Case 2: Diagnosis & Conclusions

Case Published: June 2018

Diagnosis: Acute Interstitial Nephritis (AIN)

Case Summary:

Great work! This case relies heavily on time course to determine the diagnosis. Our patient is a man with hypertension that seems to be well-controlled, without other clear risk factors for chronic kidney disease. He was admitted 10 days ago for an upper gastrointestinal (GI) bleed in the setting of non-steroidal anti-inflammatory drug (NSAID) use. Of note, his kidney function was normal at that time.  Therefore, we are dealing with an acute process, making isolated progression of hypertensive nephropathy less likely – though an acute kidney injury in the setting of hypertensive emergency would be possible if the vital signs fit. We also see that he was started on a new medication, a proton pump inhibitor (PPI).

With our thorough history, our differential diagnosis would include rapidly progressive glomerulonephritis (RPGN, given the rapid rise in creatinine), analgesic nephropathy (given the recent ibuprofen use, though less likely as the patient stopped his NSAID use prior to the onset of kidney dysfunction), acute tubular necrosis (ATN, particularly if the patient had experienced prolonged hypotension during the GI bleed), and acute interstitial nephritis (AIN, with the introduction of a proton pump inhibitor).

There are MANY medications that have been implicated in acute interstitial nephritis, and the list will likely continue to grow.
Some of the most clinically significant that have been identified include:
*Antibiotics: Penicillins, Cephalosporins, Sulfonamides, Isoniazid, Rifampin
*Diuretics & Anti-Hypertensives: Furosemide, Thiazides, Triamterene, Amlodipine, Diltiazem
*Miscellaneous: Allopurinol, Famotidine, Omeprazole, Ranitidine, Phenytoin, Carbamazepine, Immune Checkpoint Inhibitors (i.e. PD-L1 inhibitors)

Given the wide differential diagnosis for this patient’s acute kidney failure, the laboratory data will prove to be extremely helpful! The urinalysis shows us many white blood cells and white blood cell casts along with sub-nephrotic range proteinuria. White blood cell casts may be indicative of pyelonephritis (inflammation of the kidney, usually due to a bacterial infection), of which this patient has no signs or symptoms, or acute interstitial nephritis. Don’t let the absence of urine eosinophils fool you. Hansel’s stain for urine eosinophils has a low sensitivity and a positive predictive value for AIN of only about 40% – you might be better off flipping a coin! Other notable laboratory abnormalities include a hyperchloremic metabolic acidosis, which is characteristic of tubulointerstitial injury. Kidney ultrasound is often normal (as in this case) or shows mild increased echogenicity.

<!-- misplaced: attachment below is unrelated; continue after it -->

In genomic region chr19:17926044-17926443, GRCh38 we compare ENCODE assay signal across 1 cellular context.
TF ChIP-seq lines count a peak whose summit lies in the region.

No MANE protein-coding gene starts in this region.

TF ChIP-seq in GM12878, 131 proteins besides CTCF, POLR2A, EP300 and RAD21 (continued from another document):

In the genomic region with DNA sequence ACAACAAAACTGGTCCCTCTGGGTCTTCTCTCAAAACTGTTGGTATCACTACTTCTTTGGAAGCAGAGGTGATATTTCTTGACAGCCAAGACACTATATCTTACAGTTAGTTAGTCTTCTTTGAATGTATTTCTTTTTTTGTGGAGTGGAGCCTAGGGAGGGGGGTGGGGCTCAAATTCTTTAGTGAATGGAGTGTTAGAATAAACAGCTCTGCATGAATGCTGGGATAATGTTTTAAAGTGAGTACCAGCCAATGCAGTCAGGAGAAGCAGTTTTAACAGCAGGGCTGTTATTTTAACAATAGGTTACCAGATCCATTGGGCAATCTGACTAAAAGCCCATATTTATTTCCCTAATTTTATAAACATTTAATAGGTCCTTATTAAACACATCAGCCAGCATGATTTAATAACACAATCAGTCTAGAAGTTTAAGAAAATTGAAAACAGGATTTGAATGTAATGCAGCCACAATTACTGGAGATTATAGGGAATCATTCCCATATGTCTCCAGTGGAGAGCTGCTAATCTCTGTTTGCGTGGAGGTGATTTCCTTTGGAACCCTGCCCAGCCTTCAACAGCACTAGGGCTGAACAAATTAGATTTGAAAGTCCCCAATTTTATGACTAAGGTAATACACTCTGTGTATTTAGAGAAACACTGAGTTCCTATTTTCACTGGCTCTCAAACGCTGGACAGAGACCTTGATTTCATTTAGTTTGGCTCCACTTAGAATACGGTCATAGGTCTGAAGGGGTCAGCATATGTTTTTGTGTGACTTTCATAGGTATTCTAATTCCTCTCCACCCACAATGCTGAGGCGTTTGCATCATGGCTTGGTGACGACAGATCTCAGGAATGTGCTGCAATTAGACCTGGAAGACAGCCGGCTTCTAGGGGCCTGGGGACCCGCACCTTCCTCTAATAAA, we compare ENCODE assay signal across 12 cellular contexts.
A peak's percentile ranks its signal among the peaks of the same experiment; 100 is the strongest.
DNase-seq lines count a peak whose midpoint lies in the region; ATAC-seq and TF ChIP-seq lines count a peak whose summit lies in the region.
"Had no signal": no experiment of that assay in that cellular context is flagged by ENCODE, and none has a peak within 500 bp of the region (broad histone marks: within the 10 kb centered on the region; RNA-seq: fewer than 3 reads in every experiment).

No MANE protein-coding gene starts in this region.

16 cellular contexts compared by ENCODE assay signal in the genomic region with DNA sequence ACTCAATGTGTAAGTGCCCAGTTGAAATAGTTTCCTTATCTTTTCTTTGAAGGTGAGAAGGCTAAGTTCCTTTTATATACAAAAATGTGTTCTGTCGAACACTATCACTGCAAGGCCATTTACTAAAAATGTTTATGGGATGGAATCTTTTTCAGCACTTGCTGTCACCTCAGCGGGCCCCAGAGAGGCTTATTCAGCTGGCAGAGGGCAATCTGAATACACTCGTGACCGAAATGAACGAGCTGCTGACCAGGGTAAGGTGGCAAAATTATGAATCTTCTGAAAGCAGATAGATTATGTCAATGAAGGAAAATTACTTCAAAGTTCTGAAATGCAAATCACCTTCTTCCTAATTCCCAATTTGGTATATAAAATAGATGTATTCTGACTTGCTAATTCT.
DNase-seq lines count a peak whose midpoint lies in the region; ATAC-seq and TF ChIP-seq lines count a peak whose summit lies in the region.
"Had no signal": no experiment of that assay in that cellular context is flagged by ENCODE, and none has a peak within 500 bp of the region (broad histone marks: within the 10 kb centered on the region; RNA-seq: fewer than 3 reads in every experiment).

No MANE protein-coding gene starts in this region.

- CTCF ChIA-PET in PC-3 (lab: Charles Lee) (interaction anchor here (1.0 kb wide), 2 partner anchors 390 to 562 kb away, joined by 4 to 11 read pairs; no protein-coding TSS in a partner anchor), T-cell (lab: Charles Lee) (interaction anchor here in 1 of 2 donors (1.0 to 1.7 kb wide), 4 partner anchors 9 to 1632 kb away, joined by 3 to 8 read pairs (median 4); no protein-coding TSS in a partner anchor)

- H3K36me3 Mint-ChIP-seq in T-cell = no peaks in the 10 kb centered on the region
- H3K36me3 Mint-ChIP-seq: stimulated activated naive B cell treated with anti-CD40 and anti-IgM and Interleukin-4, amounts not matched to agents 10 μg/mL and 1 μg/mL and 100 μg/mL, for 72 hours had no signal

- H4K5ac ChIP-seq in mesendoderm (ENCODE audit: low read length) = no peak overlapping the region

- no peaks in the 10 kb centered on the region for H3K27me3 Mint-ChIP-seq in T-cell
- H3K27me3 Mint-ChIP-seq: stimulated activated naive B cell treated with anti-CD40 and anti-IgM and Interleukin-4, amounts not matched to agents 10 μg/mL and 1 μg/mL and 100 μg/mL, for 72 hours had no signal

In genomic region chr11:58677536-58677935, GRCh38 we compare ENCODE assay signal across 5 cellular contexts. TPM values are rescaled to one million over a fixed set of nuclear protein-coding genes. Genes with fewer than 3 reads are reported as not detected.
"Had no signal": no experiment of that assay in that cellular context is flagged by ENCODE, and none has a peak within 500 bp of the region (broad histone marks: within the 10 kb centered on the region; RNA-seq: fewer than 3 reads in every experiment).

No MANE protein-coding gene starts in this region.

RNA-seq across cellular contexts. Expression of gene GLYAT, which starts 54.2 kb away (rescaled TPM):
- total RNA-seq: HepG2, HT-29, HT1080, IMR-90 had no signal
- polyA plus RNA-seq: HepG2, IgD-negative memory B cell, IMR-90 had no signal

With the findings above in the setting of new omeprazole therapy, our leading diagnosis is likely acute interstitial nephritis. Imaging studies such as a Gallium 67 scan (nuclear medicine test in which gallium salts are taken up by inflammation, tumors, and infection) may also be suggestive of AIN, but the gold standard for diagnosis is kidney biopsy. If our diagnosis is correct, histology on the H&E should show us interstitial inflammation with prominent eosinophils and tubulitis (the presence of inflammatory cells within the tubular wall). This is exactly what we see!

AIN Labeled

The presentation of acute interstitial nephritis is often non-specific and may only present as a rapid deterioration in kidney function. The classically described findings of rash, fever, and eosinophilia are seen in only 5 – 10% of patients. In fact, our patient did not exhibit any of these! History is crucial, and may reveal a recent medication exposure, most often within 10 days to a month, but occasionally longer. AIN may also be associated with certain infections as well as neoplastic or immune disorders (think sarcoidosis or autoimmune diseases like Sjögren’s syndrome!). Look out for AIN – acute kidney injury (AKI) without an obvious cause can end up being biopsy-proven AIN in anywhere from 10 to 27% of cases.

How do we treat? For drug-induced AIN, the most important step is removal of the offending agent! There may be a role for corticosteroids, but data is limited and may not improve outcomes significantly over supportive care alone.

For a closer look, please see the references below:

  1. Kodner CM, Kudrimoti A: Diagnosis and management of acute interstitial nephritis. Am. Fam. Physician 67: 2527–2534, 2003
  2. Raghavan R, Eknoyan G: Acute interstitial nephritis – a reappraisal and update. Clin. Nephrol. 82: 149–162, 2014
  3. Moledina DG, Perazella MA: PPIs and kidney disease: from AIN to CKD. J. Nephrol. 29: 611–616, 2016
  4. Muriithi AK, Nasr SH, Leung N: Utility of Urine Eosinophils in the Diagnosis of Acute Interstitial Nephritis. Clin. J. Am. Soc. Nephrol. CJN.01330213, 2013
  5. Perazella MA: Diagnosing drug-induced AIN in the hospitalized patient: A challenge for the clinician. Clin. Nephrol. 81: 381–388, 2014

Case 2 Index
Case 2 Introduction
Case 2 Physical Exam
Case 2 Diagnostic Testing
Case 2 Pathology
Case 2 Additional Pathology